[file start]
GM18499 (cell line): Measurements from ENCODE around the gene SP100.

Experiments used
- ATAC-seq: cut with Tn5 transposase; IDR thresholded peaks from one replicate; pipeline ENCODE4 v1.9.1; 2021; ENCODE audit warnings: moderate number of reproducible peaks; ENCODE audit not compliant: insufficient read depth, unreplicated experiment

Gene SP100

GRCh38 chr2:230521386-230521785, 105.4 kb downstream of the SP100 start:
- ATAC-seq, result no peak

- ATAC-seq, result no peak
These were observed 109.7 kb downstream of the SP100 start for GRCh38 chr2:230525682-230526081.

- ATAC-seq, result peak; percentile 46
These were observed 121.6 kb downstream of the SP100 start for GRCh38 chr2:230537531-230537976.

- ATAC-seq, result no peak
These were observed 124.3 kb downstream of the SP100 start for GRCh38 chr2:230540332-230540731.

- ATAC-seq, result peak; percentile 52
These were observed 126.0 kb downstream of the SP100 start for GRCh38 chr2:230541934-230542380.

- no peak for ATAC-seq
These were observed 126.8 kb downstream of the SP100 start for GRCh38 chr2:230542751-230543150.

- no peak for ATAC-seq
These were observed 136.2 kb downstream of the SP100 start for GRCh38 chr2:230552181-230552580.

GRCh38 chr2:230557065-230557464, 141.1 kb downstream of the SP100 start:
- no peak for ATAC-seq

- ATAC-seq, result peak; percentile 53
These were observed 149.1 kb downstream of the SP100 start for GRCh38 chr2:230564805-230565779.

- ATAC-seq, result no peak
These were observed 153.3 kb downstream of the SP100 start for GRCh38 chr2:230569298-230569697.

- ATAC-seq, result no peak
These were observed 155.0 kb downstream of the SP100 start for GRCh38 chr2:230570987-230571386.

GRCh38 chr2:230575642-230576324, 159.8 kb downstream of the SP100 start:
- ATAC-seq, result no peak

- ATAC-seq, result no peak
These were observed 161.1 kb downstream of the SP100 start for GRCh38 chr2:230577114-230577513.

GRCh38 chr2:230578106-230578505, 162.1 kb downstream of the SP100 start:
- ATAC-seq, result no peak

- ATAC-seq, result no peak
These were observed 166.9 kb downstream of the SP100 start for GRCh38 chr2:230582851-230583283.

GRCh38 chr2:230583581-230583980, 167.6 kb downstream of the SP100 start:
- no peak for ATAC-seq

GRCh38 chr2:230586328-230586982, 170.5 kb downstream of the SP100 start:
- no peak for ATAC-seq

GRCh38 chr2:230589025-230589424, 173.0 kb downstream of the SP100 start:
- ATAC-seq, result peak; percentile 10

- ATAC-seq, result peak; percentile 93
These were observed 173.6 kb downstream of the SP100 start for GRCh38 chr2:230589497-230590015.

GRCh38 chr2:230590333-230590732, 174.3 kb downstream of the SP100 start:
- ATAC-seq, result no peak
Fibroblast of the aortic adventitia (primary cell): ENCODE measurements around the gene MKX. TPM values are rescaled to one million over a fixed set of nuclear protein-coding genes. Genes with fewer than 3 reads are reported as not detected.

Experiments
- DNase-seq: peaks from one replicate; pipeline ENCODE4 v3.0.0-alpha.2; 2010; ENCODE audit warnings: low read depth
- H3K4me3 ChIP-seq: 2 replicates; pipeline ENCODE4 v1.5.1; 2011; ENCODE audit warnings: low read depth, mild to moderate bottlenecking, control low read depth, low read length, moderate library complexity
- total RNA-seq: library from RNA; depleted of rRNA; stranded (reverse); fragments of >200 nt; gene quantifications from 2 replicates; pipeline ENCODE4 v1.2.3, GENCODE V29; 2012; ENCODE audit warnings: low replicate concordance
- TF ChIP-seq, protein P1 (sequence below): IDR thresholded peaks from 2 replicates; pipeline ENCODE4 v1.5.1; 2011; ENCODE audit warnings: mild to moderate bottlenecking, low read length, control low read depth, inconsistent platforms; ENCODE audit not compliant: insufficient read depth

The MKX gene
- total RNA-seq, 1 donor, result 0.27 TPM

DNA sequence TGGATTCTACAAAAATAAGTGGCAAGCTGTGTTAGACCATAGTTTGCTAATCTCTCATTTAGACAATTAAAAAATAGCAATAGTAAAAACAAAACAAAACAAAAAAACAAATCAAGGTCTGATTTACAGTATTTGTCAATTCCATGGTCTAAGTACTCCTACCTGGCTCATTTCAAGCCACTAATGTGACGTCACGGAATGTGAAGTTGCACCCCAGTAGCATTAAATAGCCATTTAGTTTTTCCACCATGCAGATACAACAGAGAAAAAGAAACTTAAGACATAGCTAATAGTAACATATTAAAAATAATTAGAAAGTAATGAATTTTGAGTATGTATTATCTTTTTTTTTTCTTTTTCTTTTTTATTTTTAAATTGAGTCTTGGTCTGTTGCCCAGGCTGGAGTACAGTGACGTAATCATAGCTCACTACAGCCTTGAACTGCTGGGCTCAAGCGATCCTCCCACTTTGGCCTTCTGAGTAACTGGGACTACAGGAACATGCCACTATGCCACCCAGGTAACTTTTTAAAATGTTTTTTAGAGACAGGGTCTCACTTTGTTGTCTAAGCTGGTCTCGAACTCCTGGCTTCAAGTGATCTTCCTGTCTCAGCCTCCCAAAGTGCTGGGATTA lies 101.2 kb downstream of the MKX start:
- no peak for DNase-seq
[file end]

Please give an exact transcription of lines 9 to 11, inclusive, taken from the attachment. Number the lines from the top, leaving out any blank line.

- ATAC-seq, result peak; percentile 46
These were observed 121.6 kb downstream of the SP100 start for GRCh38 chr2:230537531-230537976.

- ATAC-seq, result no peak